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PARIS, THE NEW NORMAL? — Diana Johnstone files an in-depth report from Paris on the political reaction to the Charlie Hebdo shootings; The Treachery of the Black Political Class: Margaret Kimberley charts the rise and fall of the Congressional Black Caucus; The New Great Game: Pepe Escobar assays the game-changing new alliance between Russia and Turkey; Will the Frackers Go Bust? Joshua Frank reports on how the collapse of global oil prices might spell the end of the fracking frenzy in the Bakken Shale; The Future of the Giraffe: Ecologist Monica Bond reports from Tanzania on the frantic efforts to save one of the world’s most iconic species. Plus: Jeffrey St. Clair on Satire in the Service of Power; Chris Floyd on the Age of Terrorism and Absurdity; Mike Whitney on the Drop Dead Fed; John Wight on the rampant racism of Clint Eastwood’s “American Sniper;” John Walsh on Hillary Clinton and Lee Ballinger on the Gift of Anger.
Media Myths About the South

What Blacklash Against the Dixie Chicks?

by LEE BALLINGER

"NASHVILLE, Tennessee (Billboard) — Disappointing airplay for the first two singles from the new album by the Dixie Chicks exposes a deep — and seemingly growing — rift between the trio and the country radio market…"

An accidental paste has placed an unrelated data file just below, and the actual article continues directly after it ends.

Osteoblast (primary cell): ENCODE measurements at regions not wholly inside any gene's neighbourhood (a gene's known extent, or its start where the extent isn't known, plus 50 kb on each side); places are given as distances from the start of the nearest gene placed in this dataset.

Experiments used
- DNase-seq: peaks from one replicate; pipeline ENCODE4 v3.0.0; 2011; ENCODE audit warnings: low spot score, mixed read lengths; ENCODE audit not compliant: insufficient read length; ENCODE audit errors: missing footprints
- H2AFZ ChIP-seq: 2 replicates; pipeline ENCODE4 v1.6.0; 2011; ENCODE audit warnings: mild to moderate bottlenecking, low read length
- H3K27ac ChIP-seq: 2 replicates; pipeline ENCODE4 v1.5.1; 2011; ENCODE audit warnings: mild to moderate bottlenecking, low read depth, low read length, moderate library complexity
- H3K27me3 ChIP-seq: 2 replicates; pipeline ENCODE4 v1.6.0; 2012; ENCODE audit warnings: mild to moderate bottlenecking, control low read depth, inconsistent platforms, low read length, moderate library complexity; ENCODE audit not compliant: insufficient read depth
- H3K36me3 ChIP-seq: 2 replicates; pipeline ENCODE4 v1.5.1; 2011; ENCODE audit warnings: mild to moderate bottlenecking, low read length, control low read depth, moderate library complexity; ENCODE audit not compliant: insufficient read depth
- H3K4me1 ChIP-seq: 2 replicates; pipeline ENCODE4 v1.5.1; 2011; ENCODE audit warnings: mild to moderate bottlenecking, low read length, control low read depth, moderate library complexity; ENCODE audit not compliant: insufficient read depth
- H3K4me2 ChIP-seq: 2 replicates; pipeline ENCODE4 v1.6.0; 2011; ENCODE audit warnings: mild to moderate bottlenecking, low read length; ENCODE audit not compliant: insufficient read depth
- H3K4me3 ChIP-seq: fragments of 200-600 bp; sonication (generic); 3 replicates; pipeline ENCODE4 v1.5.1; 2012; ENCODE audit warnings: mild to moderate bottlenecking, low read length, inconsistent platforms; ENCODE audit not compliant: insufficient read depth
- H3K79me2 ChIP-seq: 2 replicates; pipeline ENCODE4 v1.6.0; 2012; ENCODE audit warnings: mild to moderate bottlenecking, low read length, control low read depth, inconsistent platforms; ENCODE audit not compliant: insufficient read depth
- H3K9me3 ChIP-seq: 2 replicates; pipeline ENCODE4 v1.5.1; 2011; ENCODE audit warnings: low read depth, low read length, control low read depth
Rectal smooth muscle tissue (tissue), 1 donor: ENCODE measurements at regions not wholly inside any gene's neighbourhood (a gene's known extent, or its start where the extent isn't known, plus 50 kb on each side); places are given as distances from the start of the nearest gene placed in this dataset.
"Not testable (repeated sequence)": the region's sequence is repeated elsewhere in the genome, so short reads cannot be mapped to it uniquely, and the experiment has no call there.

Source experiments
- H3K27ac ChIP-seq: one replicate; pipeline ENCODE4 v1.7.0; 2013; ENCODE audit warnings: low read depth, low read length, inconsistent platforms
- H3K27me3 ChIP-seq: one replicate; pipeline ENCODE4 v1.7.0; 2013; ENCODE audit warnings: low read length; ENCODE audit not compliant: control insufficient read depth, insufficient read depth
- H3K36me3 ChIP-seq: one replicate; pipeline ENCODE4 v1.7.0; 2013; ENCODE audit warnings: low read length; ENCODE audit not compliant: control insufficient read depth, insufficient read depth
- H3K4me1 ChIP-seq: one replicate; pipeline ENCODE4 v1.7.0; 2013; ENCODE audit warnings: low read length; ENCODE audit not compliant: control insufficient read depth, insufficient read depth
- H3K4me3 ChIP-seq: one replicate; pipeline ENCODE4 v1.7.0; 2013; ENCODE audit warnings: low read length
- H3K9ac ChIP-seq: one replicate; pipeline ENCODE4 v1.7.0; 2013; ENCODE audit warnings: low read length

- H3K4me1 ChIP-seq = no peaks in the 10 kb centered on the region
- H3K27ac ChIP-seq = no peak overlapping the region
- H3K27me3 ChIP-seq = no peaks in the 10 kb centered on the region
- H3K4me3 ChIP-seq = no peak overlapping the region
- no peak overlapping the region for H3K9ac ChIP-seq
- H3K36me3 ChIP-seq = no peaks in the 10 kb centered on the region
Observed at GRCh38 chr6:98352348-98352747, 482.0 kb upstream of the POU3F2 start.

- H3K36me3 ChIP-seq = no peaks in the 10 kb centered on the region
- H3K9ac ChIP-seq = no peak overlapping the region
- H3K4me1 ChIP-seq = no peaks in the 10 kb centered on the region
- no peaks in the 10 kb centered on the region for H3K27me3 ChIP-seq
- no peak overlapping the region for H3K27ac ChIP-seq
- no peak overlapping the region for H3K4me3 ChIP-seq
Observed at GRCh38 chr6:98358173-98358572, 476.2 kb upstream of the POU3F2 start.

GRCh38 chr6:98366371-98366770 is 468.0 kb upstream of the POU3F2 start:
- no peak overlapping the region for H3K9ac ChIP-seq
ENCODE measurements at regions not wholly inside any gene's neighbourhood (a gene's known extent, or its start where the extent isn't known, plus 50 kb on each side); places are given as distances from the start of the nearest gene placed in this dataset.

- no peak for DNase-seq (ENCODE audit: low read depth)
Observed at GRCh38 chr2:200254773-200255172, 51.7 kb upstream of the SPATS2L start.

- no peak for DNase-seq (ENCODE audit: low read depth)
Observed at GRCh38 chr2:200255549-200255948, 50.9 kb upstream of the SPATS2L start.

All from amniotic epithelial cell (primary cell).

–CNN.com, May 22, 2006

Country radio has been refusing to play the first two singles from the new Dixie Chicks album Taking the Long Way, supposedly because "country people" are still offended by Chicks’ singer Natalie Maines’ anti-Bush comments made in 2003. The new album, which defiantly takes pride in still attacking Bush, has come on the album charts today at number one, selling 526,000 copies. It is also number one on the country album charts, despite the attempted boycott by country radio.

The supposed justification for this "backlash" against the Dixie Chicks is a myth now just as it was in 2003. What actually happened then when the media was filled with stories about a backlash, with allegations that all country fans and especially Southerners are rightwing rednecks, when country stars such as Toby Keith were attacking the Chicks every day?

The Chicks began their nationwide 2003 tour just six weeks after the invasion of Iraq. The first show was in Greenville, South Carolina. At this and every subsequent stop–the first several in the heart of the South–they showed a video montage of Malcolm X, the civil rights movement, Gandhi, and the struggle for women’s rights. In Greenville, South Carolina, and every subsequent stop, they were greeted with massive cheering at each show. At some shows there were, at most, a dozen protestors outside.

The backlash should be against country radio, the corporate sponsors who dumped the Chicks, and the entire mythical red state/blue state nonsense. America wants peace. Country fans want peace. The South wants peace. Everyone wants artists to be able to speak out for our interests.

How can we build on these realities to get the world we want, need, and deserve? The "long way home" leads right through the heartland of the very people the media tries to make us fear. Let’s go!

LEE BALLINGER is coeditor of one of CounterPunch’s favorite newsletters, Rock and Rap Confidential, where this article originally appeared. He can be reached at: Rockrap@aol.com

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